“There is, indeed, nothing that man’s nature seeks more eagerly than to be flattered.” (John Calvin, The Institutes) We see, even in my dispute with Dan Trabue, one position that elevates humanity, giving it the greatest benefit of the doubt, even placing it in a position to make moral judgments about how God handles His own guilty creation, juxtaposed against my position, which seeks to exonerate and defend the actions of the Creator as, set down in Sacred Scripture. Calvin writes, “Yet it is at the same time to be noted that the first man revolted from God’s authority, not only because he was seized by Satan’s blandishments, but also because, contemptuous of truth, he turned aside to falsehood. And surely, once we hold God’s Word in contempt, we shake off all reverence for him.” Indeed, the denial that Scripture is binding, authoritative, authored by God for a very unique purpose is nothing short of holding God in contempt. “Therefore all of us, who have descended from impure seed, are born infected with the contagion of sin. In fact, before we saw the light of this life we were soiled and spotted in God’s sight.” (Calvin, see Job 14:4)
Modernism, and I speak of the philosophy, seeks to elevate man above his supposed ancient religious superstitions. The law of God is viewed as an ancient mechanism produced by evolution designed to preserve men until he could evolve into a more enlightened state. Once there, man could discard such silly mechanism and replace them with things like science. In so doing, man has simply replaced one religious commitment with another. Science seeks to displace the sort of laws found in religious ideals like the law of God. Just like Adam, man desires to remove the weight of the law of God and wants to replace it with a law of his own. That is, man wants to determine for himself what is good and evil. The corruption that began so long ago in the garden continues to express itself to even much greater degrees in our own day. The denial of original sin is a denial of the force and binding nature of the law of God itself. It is a doctrine that seeks complete freedom from the Creator. Jesus warned that lawlessness would increase in the last days. Paul tells us that the man of lawlessness must be revealed before the second coming of our Lord. Sometimes I wonder if the man of lawlessness is more like an ideal state or condition of mankind in general as he seeks to destroy any traces of the law of God in his own existence.
If Dan is right and original sin is a false doctrine, then one has to wonder in great bewilderment how sin has become so pervasive. If he is right, what need have we of a Savior or Redeemer? If man is a sinner because he sins and there is nothing corrupt about his natural state, then it follows that he could, if he willed, avoid sin altogether. And if that is actually the state of affairs that has obtained, Christianity is nothing more than a superfluous religion that is in some ways very fascinating, but in others quite insane.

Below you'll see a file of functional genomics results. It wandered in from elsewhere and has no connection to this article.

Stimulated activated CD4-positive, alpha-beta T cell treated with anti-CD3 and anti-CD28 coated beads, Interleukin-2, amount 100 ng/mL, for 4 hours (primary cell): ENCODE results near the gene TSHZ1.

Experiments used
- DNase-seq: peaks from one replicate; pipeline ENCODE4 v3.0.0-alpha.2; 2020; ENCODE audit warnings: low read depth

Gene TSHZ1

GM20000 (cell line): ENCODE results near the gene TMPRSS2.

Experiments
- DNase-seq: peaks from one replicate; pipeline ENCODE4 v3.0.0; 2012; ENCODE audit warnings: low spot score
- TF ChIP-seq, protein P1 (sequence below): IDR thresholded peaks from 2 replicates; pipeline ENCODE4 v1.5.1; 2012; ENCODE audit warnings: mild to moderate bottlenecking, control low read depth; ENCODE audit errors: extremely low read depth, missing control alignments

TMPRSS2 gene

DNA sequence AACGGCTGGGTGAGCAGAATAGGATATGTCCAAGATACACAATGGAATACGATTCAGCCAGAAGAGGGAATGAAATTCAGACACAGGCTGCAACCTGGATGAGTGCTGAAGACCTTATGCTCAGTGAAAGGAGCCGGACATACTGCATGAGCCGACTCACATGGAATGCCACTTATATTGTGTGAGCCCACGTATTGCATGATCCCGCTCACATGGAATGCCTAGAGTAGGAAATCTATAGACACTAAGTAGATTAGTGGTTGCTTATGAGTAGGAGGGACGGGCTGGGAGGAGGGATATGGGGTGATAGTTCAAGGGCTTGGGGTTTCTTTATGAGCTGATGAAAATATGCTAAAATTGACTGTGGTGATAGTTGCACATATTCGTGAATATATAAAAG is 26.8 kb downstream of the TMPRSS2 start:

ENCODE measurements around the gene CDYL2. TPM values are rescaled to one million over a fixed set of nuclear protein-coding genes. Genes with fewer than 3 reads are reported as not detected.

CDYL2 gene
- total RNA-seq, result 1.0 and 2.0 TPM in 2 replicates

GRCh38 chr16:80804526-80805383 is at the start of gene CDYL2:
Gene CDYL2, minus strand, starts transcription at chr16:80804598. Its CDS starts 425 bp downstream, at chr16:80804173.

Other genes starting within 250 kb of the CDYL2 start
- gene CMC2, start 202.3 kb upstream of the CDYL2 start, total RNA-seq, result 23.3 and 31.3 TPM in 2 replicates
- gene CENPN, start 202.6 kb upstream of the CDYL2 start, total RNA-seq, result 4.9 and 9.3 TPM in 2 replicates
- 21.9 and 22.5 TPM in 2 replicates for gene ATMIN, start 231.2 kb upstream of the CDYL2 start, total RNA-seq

Original sin points us back to the place of the law of God and its prominence in the reality of human affairs. For the Church, original sin reminds us of our desperate need for a Savior, a Redeemer, One Who will rescue us from our helpless condition. However, this also points out the need for the Church to never leave behind such topics in her preaching, her teaching, and her discipleship. The lawlessness we see in the Church is more than just a little disturbing. Christian pastors, teachers, and Christians mock law keeping all across the Church. It is as if grace has destroyed the idea of divine law. Yet, John tells us that those who claim to love God but who refuse to obey His law are liars. How can it be that the Church has come to hate the law of God so intensely? Many ignorantly refer to divine law keeping as legalism. One pastor I know constantly framed it up as list keeping. Moreover, because he was too vague in what he meant, people thought that Christianity had no ethic by which to order practical living. The love of God expressed in Christ points to the law of God violated by humanity. Christ did not come to negate the divine law. He upheld the law of God. He fulfilled the Law of Moses. Christians without law cannot be a city set on a hill for all to see.
The denial of original sin is a denial of biblical Christianity. The denial of the binding and authoritative nature of Scripture is a denial of biblical Christianity. The denial of God’s righteous nature in how He judges unbelievers, even young ones, is a denial of biblical Christianity. The denial of God’s design for marriage is a denial of biblical Christianity. The endorsement of gay sex under any circumstances is a rejection and denial of law of God over the area of human sexuality and is itself a denial of biblical Christianity. For this reason, the Church, throughout the centuries and from her early beginning, insisted on basic confessions of belief before she would either baptize or receive into membership anyone claiming to know Christ. We must purge the heretical leaven from the Church because it spreads like a cancer and will infect the entire body eventually and the results will be nothing short of cataclysmic.